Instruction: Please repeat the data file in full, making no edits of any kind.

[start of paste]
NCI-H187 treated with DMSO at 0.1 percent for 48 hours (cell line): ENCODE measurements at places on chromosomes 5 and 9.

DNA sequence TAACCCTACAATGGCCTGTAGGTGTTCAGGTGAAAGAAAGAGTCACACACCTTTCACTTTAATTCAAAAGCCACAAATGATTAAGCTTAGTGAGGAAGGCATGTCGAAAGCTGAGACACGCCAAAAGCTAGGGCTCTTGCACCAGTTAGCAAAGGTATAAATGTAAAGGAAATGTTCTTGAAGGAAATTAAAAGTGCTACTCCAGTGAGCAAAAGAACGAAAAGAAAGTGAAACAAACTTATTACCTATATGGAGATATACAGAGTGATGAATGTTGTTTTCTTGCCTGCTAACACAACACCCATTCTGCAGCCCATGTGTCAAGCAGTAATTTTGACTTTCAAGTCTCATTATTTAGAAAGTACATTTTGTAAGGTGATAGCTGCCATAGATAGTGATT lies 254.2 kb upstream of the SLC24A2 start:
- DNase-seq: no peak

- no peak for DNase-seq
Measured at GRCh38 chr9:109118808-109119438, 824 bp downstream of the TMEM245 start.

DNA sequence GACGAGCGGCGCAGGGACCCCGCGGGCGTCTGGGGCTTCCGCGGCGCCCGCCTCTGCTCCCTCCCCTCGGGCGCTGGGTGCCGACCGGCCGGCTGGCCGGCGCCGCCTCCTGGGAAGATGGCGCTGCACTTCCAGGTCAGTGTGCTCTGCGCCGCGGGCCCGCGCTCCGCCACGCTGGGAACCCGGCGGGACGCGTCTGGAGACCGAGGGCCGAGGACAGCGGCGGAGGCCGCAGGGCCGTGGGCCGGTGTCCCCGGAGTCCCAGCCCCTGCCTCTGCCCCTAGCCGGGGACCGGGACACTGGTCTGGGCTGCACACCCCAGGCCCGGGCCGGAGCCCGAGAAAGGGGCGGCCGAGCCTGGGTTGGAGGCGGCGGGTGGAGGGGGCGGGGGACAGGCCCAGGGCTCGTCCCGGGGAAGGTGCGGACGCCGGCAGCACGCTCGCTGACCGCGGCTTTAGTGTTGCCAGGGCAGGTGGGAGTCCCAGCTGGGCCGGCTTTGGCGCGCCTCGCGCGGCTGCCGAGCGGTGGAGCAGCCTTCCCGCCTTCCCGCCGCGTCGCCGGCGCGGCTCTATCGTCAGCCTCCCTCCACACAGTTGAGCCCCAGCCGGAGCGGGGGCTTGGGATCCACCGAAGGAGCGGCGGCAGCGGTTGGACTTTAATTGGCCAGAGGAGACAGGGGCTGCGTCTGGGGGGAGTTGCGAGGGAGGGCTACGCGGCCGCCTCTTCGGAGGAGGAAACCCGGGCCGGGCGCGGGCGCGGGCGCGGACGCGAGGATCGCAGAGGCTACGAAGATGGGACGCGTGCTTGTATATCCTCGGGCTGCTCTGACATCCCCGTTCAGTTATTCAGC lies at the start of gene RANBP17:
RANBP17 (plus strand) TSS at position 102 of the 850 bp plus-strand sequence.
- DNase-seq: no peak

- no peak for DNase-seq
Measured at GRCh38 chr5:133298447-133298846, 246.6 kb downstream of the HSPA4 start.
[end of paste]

NCI-H187 treated with DMSO at 0.1 percent for 48 hours (cell line): ENCODE measurements at places on chromosomes 5 and 9.

DNA sequence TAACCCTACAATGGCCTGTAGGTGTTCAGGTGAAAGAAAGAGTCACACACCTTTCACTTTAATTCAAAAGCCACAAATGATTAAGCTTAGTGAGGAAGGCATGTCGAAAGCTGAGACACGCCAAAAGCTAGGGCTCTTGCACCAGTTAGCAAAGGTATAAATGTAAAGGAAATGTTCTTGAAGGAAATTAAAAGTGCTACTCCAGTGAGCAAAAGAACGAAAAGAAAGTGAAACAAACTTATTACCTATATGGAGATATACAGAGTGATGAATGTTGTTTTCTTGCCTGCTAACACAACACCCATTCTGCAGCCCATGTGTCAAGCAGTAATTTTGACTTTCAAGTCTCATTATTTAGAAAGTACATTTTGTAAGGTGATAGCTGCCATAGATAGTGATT lies 254.2 kb upstream of the SLC24A2 start:
- DNase-seq: no peak

- no peak for DNase-seq
Measured at GRCh38 chr9:109118808-109119438, 824 bp downstream of the TMEM245 start.

DNA sequence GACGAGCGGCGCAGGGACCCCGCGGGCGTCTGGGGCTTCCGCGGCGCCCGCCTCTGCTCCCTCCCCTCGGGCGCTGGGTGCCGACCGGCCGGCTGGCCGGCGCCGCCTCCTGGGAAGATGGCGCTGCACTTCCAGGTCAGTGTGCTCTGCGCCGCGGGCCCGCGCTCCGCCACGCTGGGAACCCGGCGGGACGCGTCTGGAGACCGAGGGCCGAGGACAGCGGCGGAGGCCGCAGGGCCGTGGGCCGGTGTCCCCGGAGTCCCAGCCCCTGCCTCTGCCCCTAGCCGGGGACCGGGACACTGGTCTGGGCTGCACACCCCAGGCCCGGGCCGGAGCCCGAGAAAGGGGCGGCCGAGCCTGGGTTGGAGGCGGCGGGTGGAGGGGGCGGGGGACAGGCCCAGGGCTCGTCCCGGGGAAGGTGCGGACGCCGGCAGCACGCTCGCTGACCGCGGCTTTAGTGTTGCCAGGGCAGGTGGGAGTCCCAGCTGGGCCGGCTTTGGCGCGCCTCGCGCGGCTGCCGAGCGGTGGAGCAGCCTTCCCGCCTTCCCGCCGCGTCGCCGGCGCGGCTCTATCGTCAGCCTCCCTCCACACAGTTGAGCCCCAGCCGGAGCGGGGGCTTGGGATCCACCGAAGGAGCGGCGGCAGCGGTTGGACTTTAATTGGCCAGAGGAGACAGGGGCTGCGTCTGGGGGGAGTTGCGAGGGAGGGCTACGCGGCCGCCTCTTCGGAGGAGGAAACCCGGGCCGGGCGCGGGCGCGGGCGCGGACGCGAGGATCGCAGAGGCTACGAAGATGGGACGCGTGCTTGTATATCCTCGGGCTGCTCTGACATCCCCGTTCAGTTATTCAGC lies at the start of gene RANBP17:
RANBP17 (plus strand) TSS at position 102 of the 850 bp plus-strand sequence.
- DNase-seq: no peak

- no peak for DNase-seq
Measured at GRCh38 chr5:133298447-133298846, 246.6 kb downstream of the HSPA4 start.